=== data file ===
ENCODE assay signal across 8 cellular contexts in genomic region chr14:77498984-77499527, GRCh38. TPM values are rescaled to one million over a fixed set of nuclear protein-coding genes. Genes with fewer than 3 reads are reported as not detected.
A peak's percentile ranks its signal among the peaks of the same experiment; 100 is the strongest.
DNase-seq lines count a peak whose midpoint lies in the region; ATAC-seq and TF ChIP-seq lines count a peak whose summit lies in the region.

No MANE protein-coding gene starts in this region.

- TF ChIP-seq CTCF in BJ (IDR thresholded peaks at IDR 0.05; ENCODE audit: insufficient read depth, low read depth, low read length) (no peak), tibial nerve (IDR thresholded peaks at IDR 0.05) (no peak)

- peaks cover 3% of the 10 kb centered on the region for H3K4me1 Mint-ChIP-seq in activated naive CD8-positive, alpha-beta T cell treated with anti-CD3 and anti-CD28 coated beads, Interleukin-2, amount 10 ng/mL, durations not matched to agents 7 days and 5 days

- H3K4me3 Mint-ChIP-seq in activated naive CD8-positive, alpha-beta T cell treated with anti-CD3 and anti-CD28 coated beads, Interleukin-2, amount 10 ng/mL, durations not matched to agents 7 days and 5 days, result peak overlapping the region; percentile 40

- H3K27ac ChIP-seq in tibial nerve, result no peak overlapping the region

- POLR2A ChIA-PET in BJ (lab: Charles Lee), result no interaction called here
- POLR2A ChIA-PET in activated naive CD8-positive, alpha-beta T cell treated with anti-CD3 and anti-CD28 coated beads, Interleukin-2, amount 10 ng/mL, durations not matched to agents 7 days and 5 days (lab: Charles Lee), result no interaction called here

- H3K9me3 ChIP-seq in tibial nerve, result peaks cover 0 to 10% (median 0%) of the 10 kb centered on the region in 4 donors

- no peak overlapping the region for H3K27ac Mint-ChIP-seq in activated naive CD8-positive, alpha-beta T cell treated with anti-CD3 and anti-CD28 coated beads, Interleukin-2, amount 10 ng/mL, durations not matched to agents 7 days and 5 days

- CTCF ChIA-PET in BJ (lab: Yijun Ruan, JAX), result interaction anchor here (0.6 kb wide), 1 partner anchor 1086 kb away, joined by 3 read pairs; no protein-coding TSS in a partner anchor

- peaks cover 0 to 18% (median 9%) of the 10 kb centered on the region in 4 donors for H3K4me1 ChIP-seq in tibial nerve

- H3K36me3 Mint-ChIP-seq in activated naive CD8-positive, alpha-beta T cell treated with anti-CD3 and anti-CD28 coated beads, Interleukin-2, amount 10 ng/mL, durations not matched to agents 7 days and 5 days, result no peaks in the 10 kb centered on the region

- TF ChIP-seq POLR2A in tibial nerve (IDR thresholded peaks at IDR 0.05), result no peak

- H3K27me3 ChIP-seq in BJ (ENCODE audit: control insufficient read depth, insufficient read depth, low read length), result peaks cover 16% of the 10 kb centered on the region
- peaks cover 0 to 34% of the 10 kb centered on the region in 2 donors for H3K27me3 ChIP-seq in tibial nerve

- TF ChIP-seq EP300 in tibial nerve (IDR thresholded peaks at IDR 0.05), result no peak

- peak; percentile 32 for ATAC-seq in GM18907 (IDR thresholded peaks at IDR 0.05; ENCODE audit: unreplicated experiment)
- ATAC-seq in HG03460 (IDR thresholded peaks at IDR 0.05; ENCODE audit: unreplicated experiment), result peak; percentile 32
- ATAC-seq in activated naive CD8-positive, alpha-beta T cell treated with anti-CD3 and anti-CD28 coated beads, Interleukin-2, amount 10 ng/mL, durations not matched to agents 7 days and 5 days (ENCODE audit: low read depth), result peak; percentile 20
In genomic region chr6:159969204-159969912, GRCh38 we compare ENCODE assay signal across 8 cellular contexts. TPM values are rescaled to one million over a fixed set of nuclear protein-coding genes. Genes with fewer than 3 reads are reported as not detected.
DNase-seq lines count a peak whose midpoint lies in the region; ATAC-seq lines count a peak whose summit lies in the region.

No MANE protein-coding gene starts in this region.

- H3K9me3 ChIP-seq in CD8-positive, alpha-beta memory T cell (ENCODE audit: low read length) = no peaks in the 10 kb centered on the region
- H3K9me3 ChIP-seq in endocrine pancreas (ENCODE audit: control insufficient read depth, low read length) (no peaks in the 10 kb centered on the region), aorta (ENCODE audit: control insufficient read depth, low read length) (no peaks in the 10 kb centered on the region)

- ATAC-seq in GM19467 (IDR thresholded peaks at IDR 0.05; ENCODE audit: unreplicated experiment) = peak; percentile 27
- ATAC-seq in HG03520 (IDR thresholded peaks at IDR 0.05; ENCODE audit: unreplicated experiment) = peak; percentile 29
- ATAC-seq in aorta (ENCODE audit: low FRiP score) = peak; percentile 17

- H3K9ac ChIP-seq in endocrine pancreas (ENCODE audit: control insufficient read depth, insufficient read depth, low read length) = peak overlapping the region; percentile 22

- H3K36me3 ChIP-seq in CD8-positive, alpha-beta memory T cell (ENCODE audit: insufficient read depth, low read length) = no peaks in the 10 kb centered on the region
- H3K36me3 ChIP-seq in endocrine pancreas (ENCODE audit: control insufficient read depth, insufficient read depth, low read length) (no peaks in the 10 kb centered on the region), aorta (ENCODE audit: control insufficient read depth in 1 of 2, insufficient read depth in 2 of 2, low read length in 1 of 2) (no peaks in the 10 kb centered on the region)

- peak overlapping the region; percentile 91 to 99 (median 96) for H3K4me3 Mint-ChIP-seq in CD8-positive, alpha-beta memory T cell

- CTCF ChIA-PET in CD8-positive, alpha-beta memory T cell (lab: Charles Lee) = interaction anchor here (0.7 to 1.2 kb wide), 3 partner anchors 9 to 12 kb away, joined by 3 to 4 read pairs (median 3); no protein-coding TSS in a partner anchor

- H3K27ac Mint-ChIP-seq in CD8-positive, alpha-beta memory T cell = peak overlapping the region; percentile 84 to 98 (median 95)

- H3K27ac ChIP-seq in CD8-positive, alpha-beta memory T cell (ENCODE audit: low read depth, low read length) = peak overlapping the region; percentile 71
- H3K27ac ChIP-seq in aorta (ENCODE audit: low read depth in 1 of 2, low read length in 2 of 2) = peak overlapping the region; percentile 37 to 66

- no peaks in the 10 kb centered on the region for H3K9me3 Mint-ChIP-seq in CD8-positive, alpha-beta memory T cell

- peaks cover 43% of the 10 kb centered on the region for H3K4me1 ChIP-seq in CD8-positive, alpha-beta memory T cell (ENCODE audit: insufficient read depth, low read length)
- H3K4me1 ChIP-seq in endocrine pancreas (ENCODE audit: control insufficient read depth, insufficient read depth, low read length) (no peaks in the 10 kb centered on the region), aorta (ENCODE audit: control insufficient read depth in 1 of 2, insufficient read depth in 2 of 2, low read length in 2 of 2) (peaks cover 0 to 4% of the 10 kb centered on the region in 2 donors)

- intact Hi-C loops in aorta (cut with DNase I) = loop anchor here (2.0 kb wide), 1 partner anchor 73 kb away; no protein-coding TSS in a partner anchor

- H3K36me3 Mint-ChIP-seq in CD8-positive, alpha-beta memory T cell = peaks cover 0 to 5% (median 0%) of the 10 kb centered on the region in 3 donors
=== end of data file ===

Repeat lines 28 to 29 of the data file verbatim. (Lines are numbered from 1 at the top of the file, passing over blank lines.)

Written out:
- ATAC-seq in GM19467 (IDR thresholded peaks at IDR 0.05; ENCODE audit: unreplicated experiment) = peak; percentile 27
- ATAC-seq in HG03520 (IDR thresholded peaks at IDR 0.05; ENCODE audit: unreplicated experiment) = peak; percentile 29